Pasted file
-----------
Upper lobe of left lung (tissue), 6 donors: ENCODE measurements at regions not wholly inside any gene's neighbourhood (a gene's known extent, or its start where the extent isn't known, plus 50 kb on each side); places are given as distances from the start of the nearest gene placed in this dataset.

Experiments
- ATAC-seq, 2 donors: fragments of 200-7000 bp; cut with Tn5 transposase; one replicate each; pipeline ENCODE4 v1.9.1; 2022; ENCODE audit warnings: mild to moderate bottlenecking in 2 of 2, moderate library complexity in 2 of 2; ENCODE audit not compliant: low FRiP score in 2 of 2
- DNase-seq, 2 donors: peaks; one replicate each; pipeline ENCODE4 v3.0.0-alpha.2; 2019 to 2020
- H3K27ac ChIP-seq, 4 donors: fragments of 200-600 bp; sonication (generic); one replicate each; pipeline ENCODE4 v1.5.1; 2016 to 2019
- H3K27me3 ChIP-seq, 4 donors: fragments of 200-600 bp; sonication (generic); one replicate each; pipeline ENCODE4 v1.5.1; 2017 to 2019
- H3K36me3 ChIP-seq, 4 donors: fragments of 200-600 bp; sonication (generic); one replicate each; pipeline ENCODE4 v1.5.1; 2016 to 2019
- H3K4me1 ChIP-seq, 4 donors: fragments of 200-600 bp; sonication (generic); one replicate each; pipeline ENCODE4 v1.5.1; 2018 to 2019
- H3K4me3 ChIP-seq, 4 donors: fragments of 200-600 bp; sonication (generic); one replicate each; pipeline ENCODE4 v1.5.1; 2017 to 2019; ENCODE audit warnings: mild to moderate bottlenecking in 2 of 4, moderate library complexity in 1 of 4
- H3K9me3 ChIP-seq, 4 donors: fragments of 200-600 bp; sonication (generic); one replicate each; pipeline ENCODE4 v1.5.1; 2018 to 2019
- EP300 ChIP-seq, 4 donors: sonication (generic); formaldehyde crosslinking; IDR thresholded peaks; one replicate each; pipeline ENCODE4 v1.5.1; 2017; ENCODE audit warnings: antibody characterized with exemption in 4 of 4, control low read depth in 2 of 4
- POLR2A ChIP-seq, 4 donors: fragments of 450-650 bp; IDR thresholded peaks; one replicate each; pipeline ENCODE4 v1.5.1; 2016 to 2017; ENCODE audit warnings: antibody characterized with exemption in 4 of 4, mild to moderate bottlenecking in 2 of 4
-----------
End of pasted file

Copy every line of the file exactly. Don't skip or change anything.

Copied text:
Upper lobe of left lung (tissue), 6 donors: ENCODE measurements at regions not wholly inside any gene's neighbourhood (a gene's known extent, or its start where the extent isn't known, plus 50 kb on each side); places are given as distances from the start of the nearest gene placed in this dataset.

Experiments
- ATAC-seq, 2 donors: fragments of 200-7000 bp; cut with Tn5 transposase; one replicate each; pipeline ENCODE4 v1.9.1; 2022; ENCODE audit warnings: mild to moderate bottlenecking in 2 of 2, moderate library complexity in 2 of 2; ENCODE audit not compliant: low FRiP score in 2 of 2
- DNase-seq, 2 donors: peaks; one replicate each; pipeline ENCODE4 v3.0.0-alpha.2; 2019 to 2020
- H3K27ac ChIP-seq, 4 donors: fragments of 200-600 bp; sonication (generic); one replicate each; pipeline ENCODE4 v1.5.1; 2016 to 2019
- H3K27me3 ChIP-seq, 4 donors: fragments of 200-600 bp; sonication (generic); one replicate each; pipeline ENCODE4 v1.5.1; 2017 to 2019
- H3K36me3 ChIP-seq, 4 donors: fragments of 200-600 bp; sonication (generic); one replicate each; pipeline ENCODE4 v1.5.1; 2016 to 2019
- H3K4me1 ChIP-seq, 4 donors: fragments of 200-600 bp; sonication (generic); one replicate each; pipeline ENCODE4 v1.5.1; 2018 to 2019
- H3K4me3 ChIP-seq, 4 donors: fragments of 200-600 bp; sonication (generic); one replicate each; pipeline ENCODE4 v1.5.1; 2017 to 2019; ENCODE audit warnings: mild to moderate bottlenecking in 2 of 4, moderate library complexity in 1 of 4
- H3K9me3 ChIP-seq, 4 donors: fragments of 200-600 bp; sonication (generic); one replicate each; pipeline ENCODE4 v1.5.1; 2018 to 2019
- EP300 ChIP-seq, 4 donors: sonication (generic); formaldehyde crosslinking; IDR thresholded peaks; one replicate each; pipeline ENCODE4 v1.5.1; 2017; ENCODE audit warnings: antibody characterized with exemption in 4 of 4, control low read depth in 2 of 4
- POLR2A ChIP-seq, 4 donors: fragments of 450-650 bp; IDR thresholded peaks; one replicate each; pipeline ENCODE4 v1.5.1; 2016 to 2017; ENCODE audit warnings: antibody characterized with exemption in 4 of 4, mild to moderate bottlenecking in 2 of 4